I'll edit the short answer to point in the direction of @KateGregory's answer, as it basically encompasses what I wanted to convey by "don't" but didn't know how. Basically, that your food doesn't have to be over a flame the entire time it's cooking. – Nisan.H Jan 8 '13 at 18:41
@whatsisname, I'm going to have to disagree with you that early whisperlites could simmer. I have a whisperlite from the first vintage. It every time I tried to use it, it has 2 settings: Off, and Hell. – Pulsehead Jan 11 '13 at 14:14

When I get to the "simmer" part of cooking on the Whisperlite, I take the pot off the stove, put the lid on, and wrap it in a towel including underneath and on top. Whatever I am cooking will stay simmery for at least 20-30 minutes that way. It's great for making a sauce with dehydrated ingredients. While the sauce is sitting aside staying hot, I can cook pasta or rice with the stove. It's one of the tricks to eating well in the backcountry without taking a lot of equipment. Pasta with sauce over it, or rice with sauce over it, tastes better than a one-pot all-mixed-up meal. And if you have kids with you, you can accomodate their desires for more sauce, less sauce, or the sauce not to touch the starch. Everybody wins.

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I'm a fan of answers that don't involve potential explosion of fuel canisters ;) – Russell Steen Jan 8 '13 at 14:45
+1 for alternate solution (I always cook pasta with the boil-then-let-it-sit method. Perfect every time.) – Lost Jan 8 '13 at 16:47
I really like this answer. It's similar to what I often do. Often I'll just preboil the water, then fry up whatever needs to be fried, dump the boiled water on it and set it aside to cook in its own heat. – Nisan.H Jan 8 '13 at 18:45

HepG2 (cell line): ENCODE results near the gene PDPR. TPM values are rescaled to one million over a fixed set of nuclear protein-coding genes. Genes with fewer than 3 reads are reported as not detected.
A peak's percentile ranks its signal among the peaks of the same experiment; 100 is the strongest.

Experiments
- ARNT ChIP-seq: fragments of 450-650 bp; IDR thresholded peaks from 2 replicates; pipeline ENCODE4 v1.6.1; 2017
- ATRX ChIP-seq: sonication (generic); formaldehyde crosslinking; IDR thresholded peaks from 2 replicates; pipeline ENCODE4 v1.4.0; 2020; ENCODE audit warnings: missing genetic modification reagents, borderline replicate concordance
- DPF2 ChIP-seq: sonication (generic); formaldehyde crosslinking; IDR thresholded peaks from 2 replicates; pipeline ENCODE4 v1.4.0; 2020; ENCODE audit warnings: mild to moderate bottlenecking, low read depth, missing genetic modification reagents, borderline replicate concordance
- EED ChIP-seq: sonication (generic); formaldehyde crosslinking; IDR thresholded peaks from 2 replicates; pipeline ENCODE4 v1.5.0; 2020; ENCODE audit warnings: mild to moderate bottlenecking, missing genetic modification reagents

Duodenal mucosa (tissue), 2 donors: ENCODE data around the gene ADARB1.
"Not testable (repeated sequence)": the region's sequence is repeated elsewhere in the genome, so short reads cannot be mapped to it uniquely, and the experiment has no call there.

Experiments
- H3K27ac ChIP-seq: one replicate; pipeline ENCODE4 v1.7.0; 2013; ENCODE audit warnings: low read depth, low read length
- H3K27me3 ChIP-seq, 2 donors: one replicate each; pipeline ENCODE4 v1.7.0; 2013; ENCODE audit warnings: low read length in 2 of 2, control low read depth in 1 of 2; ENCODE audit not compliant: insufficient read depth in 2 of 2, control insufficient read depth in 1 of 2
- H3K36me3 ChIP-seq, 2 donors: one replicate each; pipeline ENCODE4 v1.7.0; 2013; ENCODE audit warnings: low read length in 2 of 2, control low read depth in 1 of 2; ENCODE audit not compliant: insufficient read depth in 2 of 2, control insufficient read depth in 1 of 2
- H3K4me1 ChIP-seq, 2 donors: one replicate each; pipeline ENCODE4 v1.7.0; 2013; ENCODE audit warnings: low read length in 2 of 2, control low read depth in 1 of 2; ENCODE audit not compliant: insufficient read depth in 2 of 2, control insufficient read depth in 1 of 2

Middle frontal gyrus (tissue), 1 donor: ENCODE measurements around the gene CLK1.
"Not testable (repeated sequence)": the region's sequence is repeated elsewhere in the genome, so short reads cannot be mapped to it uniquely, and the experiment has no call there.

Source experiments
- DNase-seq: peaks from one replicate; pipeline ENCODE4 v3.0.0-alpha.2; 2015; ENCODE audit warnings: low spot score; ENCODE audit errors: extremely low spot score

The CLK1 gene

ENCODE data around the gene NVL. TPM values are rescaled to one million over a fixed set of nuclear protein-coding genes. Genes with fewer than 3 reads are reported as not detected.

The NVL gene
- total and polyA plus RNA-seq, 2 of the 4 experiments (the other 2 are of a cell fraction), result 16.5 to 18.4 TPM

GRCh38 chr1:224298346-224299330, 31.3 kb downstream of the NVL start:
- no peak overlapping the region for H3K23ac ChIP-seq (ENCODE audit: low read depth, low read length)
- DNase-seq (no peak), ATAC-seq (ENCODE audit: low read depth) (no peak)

Use a food Thermos to retain heat and simulate a pressure cooker. Save fuel. Opens up the burner for cooking other dishes. Thermos can be used to carry other items when not in use. Cheers

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Could you include a picture or link in your answer? I am not sure what "Thermos" is. – Paul Paulsen Aug 6 '14 at 14:15

As an alternate solution, if you are doing a lot of simmering and don't mind taking an additional piece of equipment, look into heat diffusers. There is even a company that makes back-country ovens based on the principle of heat diffusion and insulation. All these ovens are is a heat diffuser, a pan with a lid and a thermometer, and a cozy for the pan.

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While the depressurization trick does work very well, its also not necessary. I've used the whisperlite to simmer just by turning the flame down real low. You have to be very gentle on the valve and be looking right at the flame to gauge it, but it works.

Based on experience using this stove for 70+ days of trail work (breakfast and dinner each day).

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Part of my kitchen is 3 twelve inch gutter nails. When a pot needs to simmer, it goes on the nails, which act to increase the distance from the Whisperlite's flame. Lots easier than working to adjust the gas pressure.